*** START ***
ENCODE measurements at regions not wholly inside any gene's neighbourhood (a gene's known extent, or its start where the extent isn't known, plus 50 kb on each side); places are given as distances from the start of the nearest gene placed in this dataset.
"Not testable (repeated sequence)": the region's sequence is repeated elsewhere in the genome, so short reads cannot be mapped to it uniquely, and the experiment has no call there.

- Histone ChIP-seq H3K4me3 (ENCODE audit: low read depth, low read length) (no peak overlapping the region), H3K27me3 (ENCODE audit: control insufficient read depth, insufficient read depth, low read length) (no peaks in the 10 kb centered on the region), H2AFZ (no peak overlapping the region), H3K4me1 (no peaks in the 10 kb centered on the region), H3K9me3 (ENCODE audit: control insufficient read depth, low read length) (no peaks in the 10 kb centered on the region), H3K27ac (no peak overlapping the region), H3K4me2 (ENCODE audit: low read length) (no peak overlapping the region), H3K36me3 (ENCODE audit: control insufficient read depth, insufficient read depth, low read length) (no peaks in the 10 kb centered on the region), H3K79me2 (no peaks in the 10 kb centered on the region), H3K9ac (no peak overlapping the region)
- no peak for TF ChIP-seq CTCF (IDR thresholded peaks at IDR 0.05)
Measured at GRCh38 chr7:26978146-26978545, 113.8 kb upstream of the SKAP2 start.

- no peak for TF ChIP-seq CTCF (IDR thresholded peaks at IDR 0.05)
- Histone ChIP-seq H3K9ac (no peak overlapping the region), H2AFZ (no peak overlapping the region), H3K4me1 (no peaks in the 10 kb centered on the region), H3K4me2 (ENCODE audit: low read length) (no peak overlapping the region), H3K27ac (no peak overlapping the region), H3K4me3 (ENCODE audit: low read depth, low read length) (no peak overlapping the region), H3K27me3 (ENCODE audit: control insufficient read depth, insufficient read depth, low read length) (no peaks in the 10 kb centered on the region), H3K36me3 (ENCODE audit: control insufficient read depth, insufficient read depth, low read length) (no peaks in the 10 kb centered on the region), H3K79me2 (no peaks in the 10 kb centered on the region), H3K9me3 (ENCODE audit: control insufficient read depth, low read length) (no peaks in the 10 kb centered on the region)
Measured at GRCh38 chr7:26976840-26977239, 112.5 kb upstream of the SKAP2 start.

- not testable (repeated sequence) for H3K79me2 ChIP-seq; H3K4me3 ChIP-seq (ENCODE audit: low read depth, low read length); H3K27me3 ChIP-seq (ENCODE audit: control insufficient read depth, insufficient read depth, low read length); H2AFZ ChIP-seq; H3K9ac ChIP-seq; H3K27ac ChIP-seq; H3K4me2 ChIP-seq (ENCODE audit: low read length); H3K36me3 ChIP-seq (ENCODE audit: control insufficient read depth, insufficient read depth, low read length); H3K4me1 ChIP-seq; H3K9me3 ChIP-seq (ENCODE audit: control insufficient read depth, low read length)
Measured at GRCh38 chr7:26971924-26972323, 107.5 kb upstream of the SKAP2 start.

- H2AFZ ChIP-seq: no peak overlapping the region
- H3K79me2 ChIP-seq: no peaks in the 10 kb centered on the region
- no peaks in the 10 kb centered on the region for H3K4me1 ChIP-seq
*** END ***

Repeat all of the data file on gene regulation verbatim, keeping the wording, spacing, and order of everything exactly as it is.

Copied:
ENCODE measurements at regions not wholly inside any gene's neighbourhood (a gene's known extent, or its start where the extent isn't known, plus 50 kb on each side); places are given as distances from the start of the nearest gene placed in this dataset.
"Not testable (repeated sequence)": the region's sequence is repeated elsewhere in the genome, so short reads cannot be mapped to it uniquely, and the experiment has no call there.

- Histone ChIP-seq H3K4me3 (ENCODE audit: low read depth, low read length) (no peak overlapping the region), H3K27me3 (ENCODE audit: control insufficient read depth, insufficient read depth, low read length) (no peaks in the 10 kb centered on the region), H2AFZ (no peak overlapping the region), H3K4me1 (no peaks in the 10 kb centered on the region), H3K9me3 (ENCODE audit: control insufficient read depth, low read length) (no peaks in the 10 kb centered on the region), H3K27ac (no peak overlapping the region), H3K4me2 (ENCODE audit: low read length) (no peak overlapping the region), H3K36me3 (ENCODE audit: control insufficient read depth, insufficient read depth, low read length) (no peaks in the 10 kb centered on the region), H3K79me2 (no peaks in the 10 kb centered on the region), H3K9ac (no peak overlapping the region)
- no peak for TF ChIP-seq CTCF (IDR thresholded peaks at IDR 0.05)
Measured at GRCh38 chr7:26978146-26978545, 113.8 kb upstream of the SKAP2 start.

- no peak for TF ChIP-seq CTCF (IDR thresholded peaks at IDR 0.05)
- Histone ChIP-seq H3K9ac (no peak overlapping the region), H2AFZ (no peak overlapping the region), H3K4me1 (no peaks in the 10 kb centered on the region), H3K4me2 (ENCODE audit: low read length) (no peak overlapping the region), H3K27ac (no peak overlapping the region), H3K4me3 (ENCODE audit: low read depth, low read length) (no peak overlapping the region), H3K27me3 (ENCODE audit: control insufficient read depth, insufficient read depth, low read length) (no peaks in the 10 kb centered on the region), H3K36me3 (ENCODE audit: control insufficient read depth, insufficient read depth, low read length) (no peaks in the 10 kb centered on the region), H3K79me2 (no peaks in the 10 kb centered on the region), H3K9me3 (ENCODE audit: control insufficient read depth, low read length) (no peaks in the 10 kb centered on the region)
Measured at GRCh38 chr7:26976840-26977239, 112.5 kb upstream of the SKAP2 start.

- not testable (repeated sequence) for H3K79me2 ChIP-seq; H3K4me3 ChIP-seq (ENCODE audit: low read depth, low read length); H3K27me3 ChIP-seq (ENCODE audit: control insufficient read depth, insufficient read depth, low read length); H2AFZ ChIP-seq; H3K9ac ChIP-seq; H3K27ac ChIP-seq; H3K4me2 ChIP-seq (ENCODE audit: low read length); H3K36me3 ChIP-seq (ENCODE audit: control insufficient read depth, insufficient read depth, low read length); H3K4me1 ChIP-seq; H3K9me3 ChIP-seq (ENCODE audit: control insufficient read depth, low read length)
Measured at GRCh38 chr7:26971924-26972323, 107.5 kb upstream of the SKAP2 start.

- H2AFZ ChIP-seq: no peak overlapping the region
- H3K79me2 ChIP-seq: no peaks in the 10 kb centered on the region
- no peaks in the 10 kb centered on the region for H3K4me1 ChIP-seq